Regional - Broadband - DSL in Africa, Middle East - 2007
Archived report. This report was archived in 2008 and has not been updated since. This report described the broadband market in Africa and the Middle East, with a focus on DSL. It includes in-depth analyses of the industry, statistical information and a look at the various trends and developments, primarily during the 2005 – 2007 period. While Internet uptake is growing steadily in Africa, market penetration is still very low due to the lack of reliable phone lines. Nevertheless, several African countries have experienced triple-digit growth rates in Internet usage in recent years. In the Middle East, broadband use is increasing rapidly in the wealthier countries of the Arab Middle East with levels approaching those of European countries. Israel is one of the most developed broadband markets in the world. However, wide income disparities across the region are reflected in broadband penetration rates.
Table of Contents
2.1 Data market
2.1.1 Africa’s data traffic on the rise
2.1.2 Limited availability of advanced data services
2.1.3 VSAT networks – an instant infrastructure solution for Africa
2.2 Internet Market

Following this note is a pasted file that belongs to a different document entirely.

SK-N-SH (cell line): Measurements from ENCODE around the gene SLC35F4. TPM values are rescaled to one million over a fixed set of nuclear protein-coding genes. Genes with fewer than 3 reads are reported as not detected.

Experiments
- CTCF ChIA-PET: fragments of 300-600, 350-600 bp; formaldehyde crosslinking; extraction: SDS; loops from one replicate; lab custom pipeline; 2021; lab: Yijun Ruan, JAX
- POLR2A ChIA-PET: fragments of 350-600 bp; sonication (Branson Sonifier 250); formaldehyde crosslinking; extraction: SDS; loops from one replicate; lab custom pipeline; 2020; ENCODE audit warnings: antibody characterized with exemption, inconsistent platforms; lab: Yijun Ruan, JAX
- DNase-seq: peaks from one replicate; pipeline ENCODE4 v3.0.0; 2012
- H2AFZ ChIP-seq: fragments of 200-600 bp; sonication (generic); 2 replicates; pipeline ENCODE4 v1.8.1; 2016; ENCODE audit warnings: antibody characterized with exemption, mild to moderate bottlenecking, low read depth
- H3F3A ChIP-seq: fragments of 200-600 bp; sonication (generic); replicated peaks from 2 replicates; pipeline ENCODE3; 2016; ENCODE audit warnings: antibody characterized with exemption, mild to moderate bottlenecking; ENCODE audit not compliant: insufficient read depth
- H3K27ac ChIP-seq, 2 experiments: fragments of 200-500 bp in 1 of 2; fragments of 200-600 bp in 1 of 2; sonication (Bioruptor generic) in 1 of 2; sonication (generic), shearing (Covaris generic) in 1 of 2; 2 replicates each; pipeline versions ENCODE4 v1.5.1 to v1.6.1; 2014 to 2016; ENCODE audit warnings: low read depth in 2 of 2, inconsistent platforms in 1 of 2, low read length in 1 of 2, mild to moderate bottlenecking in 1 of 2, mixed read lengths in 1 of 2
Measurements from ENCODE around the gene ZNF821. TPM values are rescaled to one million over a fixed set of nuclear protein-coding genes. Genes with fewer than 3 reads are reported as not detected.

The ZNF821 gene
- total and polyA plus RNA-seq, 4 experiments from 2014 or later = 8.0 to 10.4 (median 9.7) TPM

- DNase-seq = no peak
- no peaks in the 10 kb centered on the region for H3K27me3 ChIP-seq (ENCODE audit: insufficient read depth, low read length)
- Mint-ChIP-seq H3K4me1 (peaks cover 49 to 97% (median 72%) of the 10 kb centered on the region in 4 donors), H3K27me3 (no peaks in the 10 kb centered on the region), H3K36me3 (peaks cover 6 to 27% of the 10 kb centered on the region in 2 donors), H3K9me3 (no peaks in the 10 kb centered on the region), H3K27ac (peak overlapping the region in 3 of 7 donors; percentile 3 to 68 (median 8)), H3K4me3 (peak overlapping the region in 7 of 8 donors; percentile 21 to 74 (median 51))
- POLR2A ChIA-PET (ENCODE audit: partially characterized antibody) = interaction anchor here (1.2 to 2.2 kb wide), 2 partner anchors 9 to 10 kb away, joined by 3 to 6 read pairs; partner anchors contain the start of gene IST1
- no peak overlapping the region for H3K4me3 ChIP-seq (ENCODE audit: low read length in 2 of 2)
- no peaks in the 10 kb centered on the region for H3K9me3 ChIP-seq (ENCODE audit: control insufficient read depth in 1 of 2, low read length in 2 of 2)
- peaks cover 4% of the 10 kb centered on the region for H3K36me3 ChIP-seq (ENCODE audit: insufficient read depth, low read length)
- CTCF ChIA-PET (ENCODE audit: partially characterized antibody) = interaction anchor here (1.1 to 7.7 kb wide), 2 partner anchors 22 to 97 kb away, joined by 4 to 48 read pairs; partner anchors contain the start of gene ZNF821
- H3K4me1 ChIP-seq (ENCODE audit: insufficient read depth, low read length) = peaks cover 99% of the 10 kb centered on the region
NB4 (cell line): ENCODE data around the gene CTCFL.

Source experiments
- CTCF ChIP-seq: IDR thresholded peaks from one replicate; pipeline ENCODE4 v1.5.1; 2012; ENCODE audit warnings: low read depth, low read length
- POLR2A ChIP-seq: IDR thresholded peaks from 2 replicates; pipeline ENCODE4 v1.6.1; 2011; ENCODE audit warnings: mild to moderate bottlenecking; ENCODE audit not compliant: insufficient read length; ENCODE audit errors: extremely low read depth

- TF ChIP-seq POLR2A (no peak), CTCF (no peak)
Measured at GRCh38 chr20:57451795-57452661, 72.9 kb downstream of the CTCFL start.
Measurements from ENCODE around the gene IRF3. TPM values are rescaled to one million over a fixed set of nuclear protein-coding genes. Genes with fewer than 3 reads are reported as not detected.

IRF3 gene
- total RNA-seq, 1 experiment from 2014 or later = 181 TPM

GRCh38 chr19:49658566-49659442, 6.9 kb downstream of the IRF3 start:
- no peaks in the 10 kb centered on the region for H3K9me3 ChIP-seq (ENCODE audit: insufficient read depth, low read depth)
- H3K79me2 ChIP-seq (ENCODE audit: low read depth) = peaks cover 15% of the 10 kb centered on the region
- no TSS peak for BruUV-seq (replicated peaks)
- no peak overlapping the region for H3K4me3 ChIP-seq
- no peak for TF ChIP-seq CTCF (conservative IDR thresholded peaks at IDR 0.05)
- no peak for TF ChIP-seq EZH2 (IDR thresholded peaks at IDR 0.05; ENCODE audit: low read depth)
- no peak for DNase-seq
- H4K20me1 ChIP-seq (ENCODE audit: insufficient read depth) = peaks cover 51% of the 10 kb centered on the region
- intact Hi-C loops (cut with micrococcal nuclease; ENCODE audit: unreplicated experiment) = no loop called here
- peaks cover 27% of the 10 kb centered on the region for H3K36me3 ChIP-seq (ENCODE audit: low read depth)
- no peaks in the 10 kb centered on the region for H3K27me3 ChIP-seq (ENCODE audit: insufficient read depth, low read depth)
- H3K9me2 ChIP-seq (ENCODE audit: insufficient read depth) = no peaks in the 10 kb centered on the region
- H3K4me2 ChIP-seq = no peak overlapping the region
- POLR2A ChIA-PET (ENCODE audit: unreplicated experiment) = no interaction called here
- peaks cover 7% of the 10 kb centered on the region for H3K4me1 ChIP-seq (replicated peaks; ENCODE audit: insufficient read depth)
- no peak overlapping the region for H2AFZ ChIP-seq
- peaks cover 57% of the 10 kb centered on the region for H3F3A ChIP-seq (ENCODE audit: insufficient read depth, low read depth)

2.2.1 Overview of Africa’s Internet market
2.2.2 African Internet developments
2.2.3 ISP market
2.2.4 VoIP telephony
2.3 Broadband market
2.3.1 An emerging market
2.3.2 Wireless broadband
2.3.3 Powerline Communication (PLC)
2.3.4 Internet via satellite
3. Middle East
3.1 Broadband and Internet overview
3.1.1 Israel’s mature market
3.1.2 Fast growth in parts of the Arab Middle East
3.1.3 Internet statistics
3.1.4 Censorship and site blocking
3.2 Asymmetric Digital Subscriber Line (ADSL)
4. 2007 Global Broadband - Broadband is Essential Infrastructure report
5. Related reports
Table 1 – Top five African Internet user markets – 2005
As you know, I have resigned from the Labor Ministry and have decided not to re-contest the seat of Charlton at the next election – both for personal reasons.
Before leaving Parliament, I particularly wish to record my thanks to you for your generous and constructive participation in the deliberations that generated significant economic policy reforms for the Australian community. Continuous economic transformation is a key challenge that faces all Governments.
The development of sound public policy should always be contestable. Ultimately, good and equitable outcomes are not concessions to any particular interest group, but the careful balancing of interests to create the greatest possible benefit for the nation. You have contributed to that, and I sincerely thank you for it.
Greg Combet, Former Minister for Climate Change, Industry and Innovation